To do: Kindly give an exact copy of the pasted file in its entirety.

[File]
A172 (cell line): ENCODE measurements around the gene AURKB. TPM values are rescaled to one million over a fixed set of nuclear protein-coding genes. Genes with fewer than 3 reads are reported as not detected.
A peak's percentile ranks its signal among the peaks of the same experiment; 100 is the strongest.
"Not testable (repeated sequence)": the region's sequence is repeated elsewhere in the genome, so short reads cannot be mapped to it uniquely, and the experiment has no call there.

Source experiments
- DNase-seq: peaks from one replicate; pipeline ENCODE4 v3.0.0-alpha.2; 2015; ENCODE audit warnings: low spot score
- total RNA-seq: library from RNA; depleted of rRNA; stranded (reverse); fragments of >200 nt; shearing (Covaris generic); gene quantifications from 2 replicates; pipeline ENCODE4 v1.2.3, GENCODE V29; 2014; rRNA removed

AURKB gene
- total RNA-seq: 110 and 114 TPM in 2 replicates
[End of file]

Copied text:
A172 (cell line): ENCODE measurements around the gene AURKB. TPM values are rescaled to one million over a fixed set of nuclear protein-coding genes. Genes with fewer than 3 reads are reported as not detected.
A peak's percentile ranks its signal among the peaks of the same experiment; 100 is the strongest.
"Not testable (repeated sequence)": the region's sequence is repeated elsewhere in the genome, so short reads cannot be mapped to it uniquely, and the experiment has no call there.

Source experiments
- DNase-seq: peaks from one replicate; pipeline ENCODE4 v3.0.0-alpha.2; 2015; ENCODE audit warnings: low spot score
- total RNA-seq: library from RNA; depleted of rRNA; stranded (reverse); fragments of >200 nt; shearing (Covaris generic); gene quantifications from 2 replicates; pipeline ENCODE4 v1.2.3, GENCODE V29; 2014; rRNA removed

AURKB gene
- total RNA-seq: 110 and 114 TPM in 2 replicates